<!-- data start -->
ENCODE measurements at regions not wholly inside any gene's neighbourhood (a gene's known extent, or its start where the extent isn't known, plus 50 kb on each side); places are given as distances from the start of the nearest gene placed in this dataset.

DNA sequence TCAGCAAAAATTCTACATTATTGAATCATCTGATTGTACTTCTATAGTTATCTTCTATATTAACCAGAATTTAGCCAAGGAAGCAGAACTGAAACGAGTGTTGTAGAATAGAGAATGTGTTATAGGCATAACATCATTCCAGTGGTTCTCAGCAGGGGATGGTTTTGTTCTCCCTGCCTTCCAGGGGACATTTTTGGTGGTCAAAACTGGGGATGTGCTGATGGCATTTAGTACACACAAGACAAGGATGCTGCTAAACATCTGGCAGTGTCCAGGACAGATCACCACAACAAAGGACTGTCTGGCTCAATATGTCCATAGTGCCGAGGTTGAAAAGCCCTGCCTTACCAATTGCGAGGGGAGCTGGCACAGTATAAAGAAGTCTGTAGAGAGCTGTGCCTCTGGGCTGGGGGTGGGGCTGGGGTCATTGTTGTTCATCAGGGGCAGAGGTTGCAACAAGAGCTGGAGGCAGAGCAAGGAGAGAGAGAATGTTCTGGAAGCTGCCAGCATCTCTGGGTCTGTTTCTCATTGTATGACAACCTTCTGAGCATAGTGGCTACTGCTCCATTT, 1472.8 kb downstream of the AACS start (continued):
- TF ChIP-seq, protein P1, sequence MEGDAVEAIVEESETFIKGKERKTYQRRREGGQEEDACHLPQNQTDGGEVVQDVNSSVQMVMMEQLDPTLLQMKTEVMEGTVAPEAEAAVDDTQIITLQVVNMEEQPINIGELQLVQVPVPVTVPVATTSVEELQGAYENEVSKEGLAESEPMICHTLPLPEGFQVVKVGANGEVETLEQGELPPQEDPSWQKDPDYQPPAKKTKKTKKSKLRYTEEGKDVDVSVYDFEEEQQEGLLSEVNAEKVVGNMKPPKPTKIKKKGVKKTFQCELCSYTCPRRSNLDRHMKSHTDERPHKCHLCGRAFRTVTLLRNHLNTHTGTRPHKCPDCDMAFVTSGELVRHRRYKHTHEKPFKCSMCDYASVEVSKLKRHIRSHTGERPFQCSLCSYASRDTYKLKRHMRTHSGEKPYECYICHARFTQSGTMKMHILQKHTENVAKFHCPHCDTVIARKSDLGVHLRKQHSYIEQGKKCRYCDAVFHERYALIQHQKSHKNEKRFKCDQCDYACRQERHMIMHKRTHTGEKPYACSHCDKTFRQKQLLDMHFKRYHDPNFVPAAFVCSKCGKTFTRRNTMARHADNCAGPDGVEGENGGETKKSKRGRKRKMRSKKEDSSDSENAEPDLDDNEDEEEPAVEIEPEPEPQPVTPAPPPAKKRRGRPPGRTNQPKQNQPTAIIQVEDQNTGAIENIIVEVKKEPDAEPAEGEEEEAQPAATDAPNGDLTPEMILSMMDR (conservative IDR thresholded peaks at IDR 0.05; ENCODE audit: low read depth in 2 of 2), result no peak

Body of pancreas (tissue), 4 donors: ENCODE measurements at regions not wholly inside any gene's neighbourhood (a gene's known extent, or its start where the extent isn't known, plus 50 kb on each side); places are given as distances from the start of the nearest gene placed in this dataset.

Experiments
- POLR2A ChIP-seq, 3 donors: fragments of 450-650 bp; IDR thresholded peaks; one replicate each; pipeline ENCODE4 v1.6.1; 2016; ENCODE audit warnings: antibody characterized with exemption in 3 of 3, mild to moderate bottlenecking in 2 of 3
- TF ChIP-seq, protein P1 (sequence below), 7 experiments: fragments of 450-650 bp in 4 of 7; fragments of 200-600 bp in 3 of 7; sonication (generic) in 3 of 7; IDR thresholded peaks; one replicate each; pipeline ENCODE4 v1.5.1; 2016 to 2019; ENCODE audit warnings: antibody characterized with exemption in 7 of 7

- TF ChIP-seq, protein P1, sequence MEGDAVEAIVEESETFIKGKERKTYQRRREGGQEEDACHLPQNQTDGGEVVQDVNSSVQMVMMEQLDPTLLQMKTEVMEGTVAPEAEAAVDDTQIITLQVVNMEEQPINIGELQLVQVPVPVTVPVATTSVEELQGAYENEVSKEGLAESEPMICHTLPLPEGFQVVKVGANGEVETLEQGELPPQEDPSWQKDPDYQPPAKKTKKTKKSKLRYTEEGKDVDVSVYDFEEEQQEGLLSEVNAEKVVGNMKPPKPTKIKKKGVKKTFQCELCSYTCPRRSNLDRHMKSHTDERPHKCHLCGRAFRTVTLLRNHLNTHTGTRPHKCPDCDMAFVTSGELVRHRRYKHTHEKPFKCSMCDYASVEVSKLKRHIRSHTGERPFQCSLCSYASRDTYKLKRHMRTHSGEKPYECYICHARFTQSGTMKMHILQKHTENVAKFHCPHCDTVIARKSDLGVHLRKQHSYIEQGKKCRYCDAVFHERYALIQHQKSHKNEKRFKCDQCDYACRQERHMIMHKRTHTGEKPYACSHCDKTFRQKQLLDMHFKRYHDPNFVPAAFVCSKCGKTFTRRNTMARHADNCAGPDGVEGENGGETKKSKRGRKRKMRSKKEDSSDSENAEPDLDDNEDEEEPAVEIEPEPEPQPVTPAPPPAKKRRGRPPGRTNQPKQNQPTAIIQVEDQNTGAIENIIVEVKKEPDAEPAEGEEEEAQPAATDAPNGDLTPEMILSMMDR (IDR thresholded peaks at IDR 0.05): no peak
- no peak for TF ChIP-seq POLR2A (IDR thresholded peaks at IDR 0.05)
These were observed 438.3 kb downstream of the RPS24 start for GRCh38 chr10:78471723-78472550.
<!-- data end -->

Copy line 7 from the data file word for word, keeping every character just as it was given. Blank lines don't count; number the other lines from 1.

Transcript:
- TF ChIP-seq, protein P1 (sequence below), 7 experiments: fragments of 450-650 bp in 4 of 7; fragments of 200-600 bp in 3 of 7; sonication (generic) in 3 of 7; IDR thresholded peaks; one replicate each; pipeline ENCODE4 v1.5.1; 2016 to 2019; ENCODE audit warnings: antibody characterized with exemption in 7 of 7